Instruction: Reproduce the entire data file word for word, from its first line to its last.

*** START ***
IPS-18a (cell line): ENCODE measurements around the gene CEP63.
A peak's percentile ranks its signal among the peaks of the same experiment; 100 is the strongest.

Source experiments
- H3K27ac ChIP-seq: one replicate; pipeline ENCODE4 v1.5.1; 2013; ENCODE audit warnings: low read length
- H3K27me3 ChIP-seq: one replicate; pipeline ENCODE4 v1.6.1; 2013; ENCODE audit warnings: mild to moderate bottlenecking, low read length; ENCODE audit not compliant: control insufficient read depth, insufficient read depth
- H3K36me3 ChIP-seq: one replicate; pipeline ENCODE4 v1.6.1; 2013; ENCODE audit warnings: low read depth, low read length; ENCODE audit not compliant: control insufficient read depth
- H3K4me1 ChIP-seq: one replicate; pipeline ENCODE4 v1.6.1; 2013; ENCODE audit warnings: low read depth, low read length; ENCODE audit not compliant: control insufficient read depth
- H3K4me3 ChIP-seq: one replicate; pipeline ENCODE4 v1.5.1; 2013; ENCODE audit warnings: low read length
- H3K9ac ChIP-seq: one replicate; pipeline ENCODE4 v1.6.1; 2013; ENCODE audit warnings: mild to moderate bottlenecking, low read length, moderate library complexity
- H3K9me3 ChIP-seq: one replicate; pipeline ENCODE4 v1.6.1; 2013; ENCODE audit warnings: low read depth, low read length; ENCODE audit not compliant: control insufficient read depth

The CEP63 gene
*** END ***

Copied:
IPS-18a (cell line): ENCODE measurements around the gene CEP63.
A peak's percentile ranks its signal among the peaks of the same experiment; 100 is the strongest.

Source experiments
- H3K27ac ChIP-seq: one replicate; pipeline ENCODE4 v1.5.1; 2013; ENCODE audit warnings: low read length
- H3K27me3 ChIP-seq: one replicate; pipeline ENCODE4 v1.6.1; 2013; ENCODE audit warnings: mild to moderate bottlenecking, low read length; ENCODE audit not compliant: control insufficient read depth, insufficient read depth
- H3K36me3 ChIP-seq: one replicate; pipeline ENCODE4 v1.6.1; 2013; ENCODE audit warnings: low read depth, low read length; ENCODE audit not compliant: control insufficient read depth
- H3K4me1 ChIP-seq: one replicate; pipeline ENCODE4 v1.6.1; 2013; ENCODE audit warnings: low read depth, low read length; ENCODE audit not compliant: control insufficient read depth
- H3K4me3 ChIP-seq: one replicate; pipeline ENCODE4 v1.5.1; 2013; ENCODE audit warnings: low read length
- H3K9ac ChIP-seq: one replicate; pipeline ENCODE4 v1.6.1; 2013; ENCODE audit warnings: mild to moderate bottlenecking, low read length, moderate library complexity
- H3K9me3 ChIP-seq: one replicate; pipeline ENCODE4 v1.6.1; 2013; ENCODE audit warnings: low read depth, low read length; ENCODE audit not compliant: control insufficient read depth

The CEP63 gene